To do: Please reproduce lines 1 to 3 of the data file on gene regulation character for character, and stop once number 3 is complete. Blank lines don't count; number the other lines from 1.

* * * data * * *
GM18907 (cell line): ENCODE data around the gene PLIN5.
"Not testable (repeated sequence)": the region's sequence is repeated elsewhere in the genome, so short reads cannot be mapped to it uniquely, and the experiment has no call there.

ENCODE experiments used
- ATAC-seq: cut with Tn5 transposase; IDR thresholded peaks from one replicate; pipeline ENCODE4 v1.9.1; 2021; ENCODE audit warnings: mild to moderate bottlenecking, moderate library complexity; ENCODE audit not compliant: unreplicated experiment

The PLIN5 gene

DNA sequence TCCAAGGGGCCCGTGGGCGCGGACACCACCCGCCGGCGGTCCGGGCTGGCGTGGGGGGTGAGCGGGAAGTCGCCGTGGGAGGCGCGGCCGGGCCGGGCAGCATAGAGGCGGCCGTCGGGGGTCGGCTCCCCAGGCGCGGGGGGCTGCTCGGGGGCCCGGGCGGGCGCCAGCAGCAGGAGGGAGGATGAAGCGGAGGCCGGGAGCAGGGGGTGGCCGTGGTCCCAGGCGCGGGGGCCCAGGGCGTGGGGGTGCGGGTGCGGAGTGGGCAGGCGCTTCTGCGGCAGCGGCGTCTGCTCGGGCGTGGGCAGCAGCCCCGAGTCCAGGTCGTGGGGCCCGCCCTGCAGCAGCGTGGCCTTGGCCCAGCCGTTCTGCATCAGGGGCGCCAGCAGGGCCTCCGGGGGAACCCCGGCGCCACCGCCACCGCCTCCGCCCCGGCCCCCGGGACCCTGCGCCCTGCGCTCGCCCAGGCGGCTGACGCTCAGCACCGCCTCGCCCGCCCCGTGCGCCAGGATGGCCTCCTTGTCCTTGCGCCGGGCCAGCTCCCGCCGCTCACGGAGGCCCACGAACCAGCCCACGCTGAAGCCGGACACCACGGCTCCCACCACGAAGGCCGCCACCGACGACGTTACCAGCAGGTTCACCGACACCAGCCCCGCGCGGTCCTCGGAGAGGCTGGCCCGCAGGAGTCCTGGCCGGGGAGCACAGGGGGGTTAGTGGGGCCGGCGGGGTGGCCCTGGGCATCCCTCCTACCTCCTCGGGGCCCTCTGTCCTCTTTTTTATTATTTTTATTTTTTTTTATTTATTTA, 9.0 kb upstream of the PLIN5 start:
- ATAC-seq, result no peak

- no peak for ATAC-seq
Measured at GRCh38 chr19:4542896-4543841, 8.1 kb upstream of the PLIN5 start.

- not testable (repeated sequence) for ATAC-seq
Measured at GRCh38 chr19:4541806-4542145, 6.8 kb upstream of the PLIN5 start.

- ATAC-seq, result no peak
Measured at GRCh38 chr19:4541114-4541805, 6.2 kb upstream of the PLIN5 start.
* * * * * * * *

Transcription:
GM18907 (cell line): ENCODE data around the gene PLIN5.
"Not testable (repeated sequence)": the region's sequence is repeated elsewhere in the genome, so short reads cannot be mapped to it uniquely, and the experiment has no call there.

ENCODE experiments used